Thinking about U: theorizing and testing U- and inverted U-shaped relationships in strategy research

Research Summary / Abstract:
U- and inverted U-shaped relationships are increasingly explored in strategy research, with 11 percent of all articles published in Strategic Management Journal (SMJ) in 2008–2012 investigating such quadratic relationships. Moreover, a movement towards introducing moderation to quadratic relationships has emerged. By reviewing 110 articles published in SMJ from 1980 to 2012, we identify several critical issues in theorizing and testing of these relationships for which current practice falls short. These include insufficient causal argumentation, incorrect testing, mixing up two different types of moderation, and not realizing that the curve can flip completely. For these and other issues, a guideline is provided which, when followed, may bring clarity to theoretical motivation and rigor to empirical testing.

Managerial Summary:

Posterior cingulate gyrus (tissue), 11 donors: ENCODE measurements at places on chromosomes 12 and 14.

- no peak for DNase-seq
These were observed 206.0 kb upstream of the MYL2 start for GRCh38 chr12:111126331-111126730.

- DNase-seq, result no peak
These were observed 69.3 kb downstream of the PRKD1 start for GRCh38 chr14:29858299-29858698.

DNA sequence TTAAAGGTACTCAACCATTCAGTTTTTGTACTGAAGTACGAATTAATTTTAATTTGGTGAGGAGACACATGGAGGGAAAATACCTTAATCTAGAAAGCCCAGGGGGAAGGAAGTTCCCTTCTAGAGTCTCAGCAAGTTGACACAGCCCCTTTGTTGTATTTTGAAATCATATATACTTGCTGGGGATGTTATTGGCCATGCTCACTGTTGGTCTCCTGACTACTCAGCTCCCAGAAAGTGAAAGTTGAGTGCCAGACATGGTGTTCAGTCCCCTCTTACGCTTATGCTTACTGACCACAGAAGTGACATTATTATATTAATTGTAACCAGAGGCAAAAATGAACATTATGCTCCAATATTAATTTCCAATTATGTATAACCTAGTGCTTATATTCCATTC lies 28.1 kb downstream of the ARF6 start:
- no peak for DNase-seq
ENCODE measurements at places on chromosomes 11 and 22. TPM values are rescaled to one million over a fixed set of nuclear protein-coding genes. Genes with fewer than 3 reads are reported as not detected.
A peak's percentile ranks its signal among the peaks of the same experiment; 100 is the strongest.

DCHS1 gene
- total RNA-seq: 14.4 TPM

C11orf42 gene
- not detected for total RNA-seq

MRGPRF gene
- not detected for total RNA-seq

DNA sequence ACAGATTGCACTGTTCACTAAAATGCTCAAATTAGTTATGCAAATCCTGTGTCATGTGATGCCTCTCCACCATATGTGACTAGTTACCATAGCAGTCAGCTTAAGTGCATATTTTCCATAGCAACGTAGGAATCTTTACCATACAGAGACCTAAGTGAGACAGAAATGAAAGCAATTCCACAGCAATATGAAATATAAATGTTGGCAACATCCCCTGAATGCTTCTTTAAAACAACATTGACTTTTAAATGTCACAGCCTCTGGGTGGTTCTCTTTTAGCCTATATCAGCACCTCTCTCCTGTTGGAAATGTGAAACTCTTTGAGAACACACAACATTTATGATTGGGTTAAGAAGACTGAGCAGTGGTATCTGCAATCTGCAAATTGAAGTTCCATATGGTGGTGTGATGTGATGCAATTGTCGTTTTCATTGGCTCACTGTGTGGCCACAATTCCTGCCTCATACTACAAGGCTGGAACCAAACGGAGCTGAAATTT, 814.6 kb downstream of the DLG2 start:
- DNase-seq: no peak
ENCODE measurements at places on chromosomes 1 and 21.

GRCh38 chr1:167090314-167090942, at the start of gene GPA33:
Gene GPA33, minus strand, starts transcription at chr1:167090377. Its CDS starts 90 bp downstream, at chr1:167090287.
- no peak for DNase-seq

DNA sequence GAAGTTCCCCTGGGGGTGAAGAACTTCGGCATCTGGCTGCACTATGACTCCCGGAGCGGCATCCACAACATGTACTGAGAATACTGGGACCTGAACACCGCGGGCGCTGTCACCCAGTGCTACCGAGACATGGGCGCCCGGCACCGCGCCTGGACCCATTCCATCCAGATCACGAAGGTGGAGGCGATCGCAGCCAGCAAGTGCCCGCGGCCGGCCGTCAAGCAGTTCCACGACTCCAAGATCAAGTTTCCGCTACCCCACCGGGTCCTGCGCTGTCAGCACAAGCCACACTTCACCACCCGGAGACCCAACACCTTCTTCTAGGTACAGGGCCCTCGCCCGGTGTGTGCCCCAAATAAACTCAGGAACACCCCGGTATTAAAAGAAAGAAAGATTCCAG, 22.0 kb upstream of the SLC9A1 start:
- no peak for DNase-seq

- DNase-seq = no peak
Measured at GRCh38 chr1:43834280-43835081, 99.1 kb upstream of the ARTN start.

Too much can be as bad as too little. Many relationships in strategic management follow an inverted U-shaped pattern, where moderate levels of a strategy lead to optimal performance. To gain deeper insights into the conventional wisdom that too much of a good thing can be harmful to performance, we discuss how such relationships can be better theorized and tested based on a review of articles exploring U-shaped relationships in Strategic Management Journal during 1980–2012. We identify several critical issues that require close attention and provide a guideline to further develop and validate this important managerial intuition.

Keywords:
inverted U-shape; turning point shift; flattening and steepening; shape-flip; research methods

Video abstract:

SMJ

Full article can be found here. A pre-print version of the article can be found at the bottom of this page.

Article written together with Constant Pieters and Zi-Lin He.

Published in Strategic Management Journal.

 

Download the PDF file .

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